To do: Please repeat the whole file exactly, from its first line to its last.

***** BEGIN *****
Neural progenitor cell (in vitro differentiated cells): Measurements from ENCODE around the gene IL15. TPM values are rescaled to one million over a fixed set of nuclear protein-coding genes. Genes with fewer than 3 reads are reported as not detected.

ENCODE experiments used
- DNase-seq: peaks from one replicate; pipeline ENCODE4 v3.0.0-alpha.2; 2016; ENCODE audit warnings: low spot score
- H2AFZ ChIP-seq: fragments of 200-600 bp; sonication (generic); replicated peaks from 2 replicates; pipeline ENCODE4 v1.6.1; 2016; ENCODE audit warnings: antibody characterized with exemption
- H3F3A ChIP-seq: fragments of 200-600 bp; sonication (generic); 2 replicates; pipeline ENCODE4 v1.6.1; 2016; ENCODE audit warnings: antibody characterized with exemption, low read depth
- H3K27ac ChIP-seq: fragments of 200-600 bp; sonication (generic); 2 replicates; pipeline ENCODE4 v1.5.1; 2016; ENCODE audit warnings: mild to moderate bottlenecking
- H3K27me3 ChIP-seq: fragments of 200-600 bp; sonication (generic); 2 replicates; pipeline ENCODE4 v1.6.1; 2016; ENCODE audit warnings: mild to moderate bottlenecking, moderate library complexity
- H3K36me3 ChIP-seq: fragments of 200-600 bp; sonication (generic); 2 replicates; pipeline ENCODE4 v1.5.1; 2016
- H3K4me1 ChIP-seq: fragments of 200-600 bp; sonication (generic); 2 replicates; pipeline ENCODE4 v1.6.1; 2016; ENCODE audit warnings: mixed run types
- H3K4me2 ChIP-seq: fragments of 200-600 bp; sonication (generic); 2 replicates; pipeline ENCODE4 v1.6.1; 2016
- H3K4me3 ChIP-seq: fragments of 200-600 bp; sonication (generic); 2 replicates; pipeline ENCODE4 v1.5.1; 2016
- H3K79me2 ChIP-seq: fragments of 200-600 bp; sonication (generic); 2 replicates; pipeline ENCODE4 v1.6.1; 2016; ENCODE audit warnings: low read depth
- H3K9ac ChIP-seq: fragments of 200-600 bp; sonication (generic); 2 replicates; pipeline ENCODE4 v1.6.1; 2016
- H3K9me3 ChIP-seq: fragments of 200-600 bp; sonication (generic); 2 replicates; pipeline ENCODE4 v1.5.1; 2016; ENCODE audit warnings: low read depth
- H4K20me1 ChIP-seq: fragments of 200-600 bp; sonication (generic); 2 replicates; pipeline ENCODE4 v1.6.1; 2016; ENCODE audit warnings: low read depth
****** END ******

Neural progenitor cell (in vitro differentiated cells): Measurements from ENCODE around the gene IL15. TPM values are rescaled to one million over a fixed set of nuclear protein-coding genes. Genes with fewer than 3 reads are reported as not detected.

ENCODE experiments used
- DNase-seq: peaks from one replicate; pipeline ENCODE4 v3.0.0-alpha.2; 2016; ENCODE audit warnings: low spot score
- H2AFZ ChIP-seq: fragments of 200-600 bp; sonication (generic); replicated peaks from 2 replicates; pipeline ENCODE4 v1.6.1; 2016; ENCODE audit warnings: antibody characterized with exemption
- H3F3A ChIP-seq: fragments of 200-600 bp; sonication (generic); 2 replicates; pipeline ENCODE4 v1.6.1; 2016; ENCODE audit warnings: antibody characterized with exemption, low read depth
- H3K27ac ChIP-seq: fragments of 200-600 bp; sonication (generic); 2 replicates; pipeline ENCODE4 v1.5.1; 2016; ENCODE audit warnings: mild to moderate bottlenecking
- H3K27me3 ChIP-seq: fragments of 200-600 bp; sonication (generic); 2 replicates; pipeline ENCODE4 v1.6.1; 2016; ENCODE audit warnings: mild to moderate bottlenecking, moderate library complexity
- H3K36me3 ChIP-seq: fragments of 200-600 bp; sonication (generic); 2 replicates; pipeline ENCODE4 v1.5.1; 2016
- H3K4me1 ChIP-seq: fragments of 200-600 bp; sonication (generic); 2 replicates; pipeline ENCODE4 v1.6.1; 2016; ENCODE audit warnings: mixed run types
- H3K4me2 ChIP-seq: fragments of 200-600 bp; sonication (generic); 2 replicates; pipeline ENCODE4 v1.6.1; 2016
- H3K4me3 ChIP-seq: fragments of 200-600 bp; sonication (generic); 2 replicates; pipeline ENCODE4 v1.5.1; 2016
- H3K79me2 ChIP-seq: fragments of 200-600 bp; sonication (generic); 2 replicates; pipeline ENCODE4 v1.6.1; 2016; ENCODE audit warnings: low read depth
- H3K9ac ChIP-seq: fragments of 200-600 bp; sonication (generic); 2 replicates; pipeline ENCODE4 v1.6.1; 2016
- H3K9me3 ChIP-seq: fragments of 200-600 bp; sonication (generic); 2 replicates; pipeline ENCODE4 v1.5.1; 2016; ENCODE audit warnings: low read depth
- H4K20me1 ChIP-seq: fragments of 200-600 bp; sonication (generic); 2 replicates; pipeline ENCODE4 v1.6.1; 2016; ENCODE audit warnings: low read depth